Hemp vs Marijuana
The difference between hemp vs marijuana is a subject that is all too often very poorly explained. Hemp is different from marijuana in its function, cultivation, and application.
What’s the Difference Between Hemp vs Marijuana?
Cannabis is a type of flowering plant in the Cannabaceae family, which consists of three primary species: Cannabis sativa, Cannabis indica, and Cannabis ruderalis.
While hemp and marijuana are usually referred to as “species” or “strains” of Cannabis, they actually do not pass as either one.
Hemp and marijuana are simply broad classifications of Cannabis that were adopted into the mainstream culture; however, they are not legitimate terminology for the Cannabis plant.
To clear the smoke on this popular but quite often misinformed subject, let’s try to clarify the difference between Hemp and Marijuana. To do so, we invite you to explore what each of these terms actually means and how they relate to Cannabis.
What is Hemp?
“Hemp” is a term used to classify varieties of Cannabis that contain 0.3% or less THC content. A variety of Cannabis sativa L, hemp is a dioecious plant, which means it can be separated into male and female plants.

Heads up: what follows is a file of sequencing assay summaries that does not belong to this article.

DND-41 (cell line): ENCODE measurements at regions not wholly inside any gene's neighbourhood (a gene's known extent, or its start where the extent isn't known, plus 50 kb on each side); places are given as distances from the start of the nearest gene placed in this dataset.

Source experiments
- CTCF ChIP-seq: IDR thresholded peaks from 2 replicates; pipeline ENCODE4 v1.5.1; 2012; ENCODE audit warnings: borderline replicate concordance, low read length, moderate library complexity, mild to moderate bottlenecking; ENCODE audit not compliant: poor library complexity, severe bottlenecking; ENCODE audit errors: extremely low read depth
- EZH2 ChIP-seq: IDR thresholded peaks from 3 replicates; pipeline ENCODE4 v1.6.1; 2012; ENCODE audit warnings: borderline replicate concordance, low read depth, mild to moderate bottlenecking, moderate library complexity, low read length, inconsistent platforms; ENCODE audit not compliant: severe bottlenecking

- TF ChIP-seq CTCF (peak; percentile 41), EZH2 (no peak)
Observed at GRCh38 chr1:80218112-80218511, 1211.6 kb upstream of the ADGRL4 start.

These plants have served a wide variety of purposes for more than 10,000 years, many believing that hemp was the first crop ever cultivated by mankind. It’s known to have over 50,000 uses and has been the catalyst for man’s earliest innovations. The usage of the plant is more common in producing crucial resources such as food, rope, clothing, paper, and housing material. As living proof, you can check our wonderful clothes made from natural Romanian hemp.
The term “hemp” has generally been used to describe non-intoxicating Cannabis that is harvested for the industrial use of its derived products.
What is Marijuana?